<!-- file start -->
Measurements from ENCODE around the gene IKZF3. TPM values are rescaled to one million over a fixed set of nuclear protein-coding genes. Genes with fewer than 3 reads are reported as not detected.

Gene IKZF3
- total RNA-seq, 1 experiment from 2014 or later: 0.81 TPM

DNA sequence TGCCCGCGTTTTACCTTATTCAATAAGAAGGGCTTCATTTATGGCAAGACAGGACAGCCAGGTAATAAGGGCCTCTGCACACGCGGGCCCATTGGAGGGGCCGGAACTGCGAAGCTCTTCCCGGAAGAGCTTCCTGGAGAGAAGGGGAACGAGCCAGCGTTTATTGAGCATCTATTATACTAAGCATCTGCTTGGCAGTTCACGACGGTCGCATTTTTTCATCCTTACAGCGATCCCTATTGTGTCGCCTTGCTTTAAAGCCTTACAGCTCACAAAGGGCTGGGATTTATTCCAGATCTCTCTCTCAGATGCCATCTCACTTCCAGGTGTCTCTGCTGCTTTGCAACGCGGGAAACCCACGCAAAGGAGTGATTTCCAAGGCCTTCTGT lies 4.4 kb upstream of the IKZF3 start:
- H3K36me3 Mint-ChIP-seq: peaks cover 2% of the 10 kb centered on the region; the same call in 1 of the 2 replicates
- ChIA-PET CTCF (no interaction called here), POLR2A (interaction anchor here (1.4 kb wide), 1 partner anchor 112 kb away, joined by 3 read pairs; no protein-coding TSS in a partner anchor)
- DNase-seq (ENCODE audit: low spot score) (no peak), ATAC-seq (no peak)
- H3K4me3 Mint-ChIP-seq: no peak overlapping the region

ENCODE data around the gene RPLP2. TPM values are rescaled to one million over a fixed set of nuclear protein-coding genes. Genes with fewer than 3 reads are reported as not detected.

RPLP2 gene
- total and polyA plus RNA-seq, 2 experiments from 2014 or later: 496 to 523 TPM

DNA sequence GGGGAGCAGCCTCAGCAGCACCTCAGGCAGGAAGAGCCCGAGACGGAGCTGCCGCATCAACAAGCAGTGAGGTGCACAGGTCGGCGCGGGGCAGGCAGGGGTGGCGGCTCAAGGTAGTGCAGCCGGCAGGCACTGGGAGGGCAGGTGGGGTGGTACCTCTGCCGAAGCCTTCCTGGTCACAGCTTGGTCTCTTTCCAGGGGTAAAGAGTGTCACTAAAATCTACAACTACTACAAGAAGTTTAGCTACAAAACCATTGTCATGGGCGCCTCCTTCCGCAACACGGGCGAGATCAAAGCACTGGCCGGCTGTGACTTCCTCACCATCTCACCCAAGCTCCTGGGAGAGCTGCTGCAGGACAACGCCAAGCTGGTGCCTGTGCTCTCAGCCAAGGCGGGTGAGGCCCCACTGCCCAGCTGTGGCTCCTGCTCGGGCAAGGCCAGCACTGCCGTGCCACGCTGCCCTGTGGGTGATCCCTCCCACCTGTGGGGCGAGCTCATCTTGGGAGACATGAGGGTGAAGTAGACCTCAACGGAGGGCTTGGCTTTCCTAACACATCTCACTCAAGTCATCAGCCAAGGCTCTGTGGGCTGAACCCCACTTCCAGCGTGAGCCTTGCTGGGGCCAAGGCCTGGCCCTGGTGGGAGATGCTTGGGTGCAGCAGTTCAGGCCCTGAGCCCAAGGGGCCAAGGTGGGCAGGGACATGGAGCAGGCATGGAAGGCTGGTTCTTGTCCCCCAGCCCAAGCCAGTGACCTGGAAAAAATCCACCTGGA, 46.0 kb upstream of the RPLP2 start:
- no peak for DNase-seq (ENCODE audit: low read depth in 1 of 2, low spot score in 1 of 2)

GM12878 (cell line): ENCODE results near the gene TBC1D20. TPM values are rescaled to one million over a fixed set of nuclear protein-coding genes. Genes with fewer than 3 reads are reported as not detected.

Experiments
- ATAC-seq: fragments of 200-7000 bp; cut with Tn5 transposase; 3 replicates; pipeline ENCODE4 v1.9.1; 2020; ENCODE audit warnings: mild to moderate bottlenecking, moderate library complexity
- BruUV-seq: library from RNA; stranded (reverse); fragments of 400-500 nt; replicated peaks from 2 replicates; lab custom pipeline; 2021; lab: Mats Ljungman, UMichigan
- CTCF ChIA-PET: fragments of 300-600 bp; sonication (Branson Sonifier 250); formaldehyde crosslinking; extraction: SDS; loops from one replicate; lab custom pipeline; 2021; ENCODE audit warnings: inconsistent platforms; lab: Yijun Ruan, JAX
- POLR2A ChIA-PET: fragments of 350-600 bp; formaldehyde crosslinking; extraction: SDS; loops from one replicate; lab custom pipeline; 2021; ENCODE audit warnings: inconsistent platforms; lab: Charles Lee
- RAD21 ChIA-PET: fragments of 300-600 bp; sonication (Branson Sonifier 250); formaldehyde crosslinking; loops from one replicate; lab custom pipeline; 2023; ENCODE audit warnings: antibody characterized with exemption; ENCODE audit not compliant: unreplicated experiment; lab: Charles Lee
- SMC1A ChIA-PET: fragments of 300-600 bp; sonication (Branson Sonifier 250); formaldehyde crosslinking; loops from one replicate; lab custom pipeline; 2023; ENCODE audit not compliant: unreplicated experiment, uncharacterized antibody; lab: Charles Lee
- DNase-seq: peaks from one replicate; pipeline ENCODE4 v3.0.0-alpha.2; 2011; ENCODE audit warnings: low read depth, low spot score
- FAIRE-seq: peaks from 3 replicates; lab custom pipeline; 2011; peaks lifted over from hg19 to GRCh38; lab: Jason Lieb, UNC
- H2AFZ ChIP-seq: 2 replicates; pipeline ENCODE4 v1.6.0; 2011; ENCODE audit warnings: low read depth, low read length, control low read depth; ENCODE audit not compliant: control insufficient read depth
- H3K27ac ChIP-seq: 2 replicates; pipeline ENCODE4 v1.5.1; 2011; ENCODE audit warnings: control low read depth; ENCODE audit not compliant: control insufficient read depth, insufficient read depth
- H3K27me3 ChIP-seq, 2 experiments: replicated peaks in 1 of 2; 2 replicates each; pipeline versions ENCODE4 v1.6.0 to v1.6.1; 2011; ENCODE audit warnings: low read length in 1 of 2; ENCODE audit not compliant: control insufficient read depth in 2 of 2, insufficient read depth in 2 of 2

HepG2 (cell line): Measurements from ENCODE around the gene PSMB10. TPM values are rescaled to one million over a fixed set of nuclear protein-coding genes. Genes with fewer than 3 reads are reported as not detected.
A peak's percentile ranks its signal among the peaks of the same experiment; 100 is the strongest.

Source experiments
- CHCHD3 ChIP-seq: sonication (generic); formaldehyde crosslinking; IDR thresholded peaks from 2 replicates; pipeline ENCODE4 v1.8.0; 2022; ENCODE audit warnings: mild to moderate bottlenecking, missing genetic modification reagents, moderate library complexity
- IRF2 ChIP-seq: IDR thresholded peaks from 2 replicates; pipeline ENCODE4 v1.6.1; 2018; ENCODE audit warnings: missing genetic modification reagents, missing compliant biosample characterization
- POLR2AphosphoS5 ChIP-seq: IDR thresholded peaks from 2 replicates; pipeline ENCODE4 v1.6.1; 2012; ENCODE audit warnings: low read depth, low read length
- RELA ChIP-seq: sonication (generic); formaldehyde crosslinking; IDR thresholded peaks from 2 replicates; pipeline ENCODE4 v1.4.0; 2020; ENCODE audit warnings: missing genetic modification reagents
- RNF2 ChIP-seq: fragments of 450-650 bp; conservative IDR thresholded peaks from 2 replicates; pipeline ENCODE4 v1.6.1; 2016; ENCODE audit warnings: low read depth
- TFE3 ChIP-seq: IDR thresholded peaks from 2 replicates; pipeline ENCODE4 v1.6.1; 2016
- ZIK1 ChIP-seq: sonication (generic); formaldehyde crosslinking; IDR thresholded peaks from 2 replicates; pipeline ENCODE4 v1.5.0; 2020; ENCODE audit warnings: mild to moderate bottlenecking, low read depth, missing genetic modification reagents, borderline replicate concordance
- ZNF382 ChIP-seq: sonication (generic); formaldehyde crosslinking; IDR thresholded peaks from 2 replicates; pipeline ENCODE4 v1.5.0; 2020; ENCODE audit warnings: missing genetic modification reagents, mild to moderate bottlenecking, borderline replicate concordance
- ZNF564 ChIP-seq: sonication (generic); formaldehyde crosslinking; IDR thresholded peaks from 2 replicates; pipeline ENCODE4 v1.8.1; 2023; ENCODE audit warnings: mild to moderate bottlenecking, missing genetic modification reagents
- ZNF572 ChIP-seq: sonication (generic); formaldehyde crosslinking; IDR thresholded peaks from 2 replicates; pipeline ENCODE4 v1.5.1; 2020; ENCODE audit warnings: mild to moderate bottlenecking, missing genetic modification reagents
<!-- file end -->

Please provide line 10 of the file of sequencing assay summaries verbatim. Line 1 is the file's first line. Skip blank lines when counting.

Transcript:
RPLP2 gene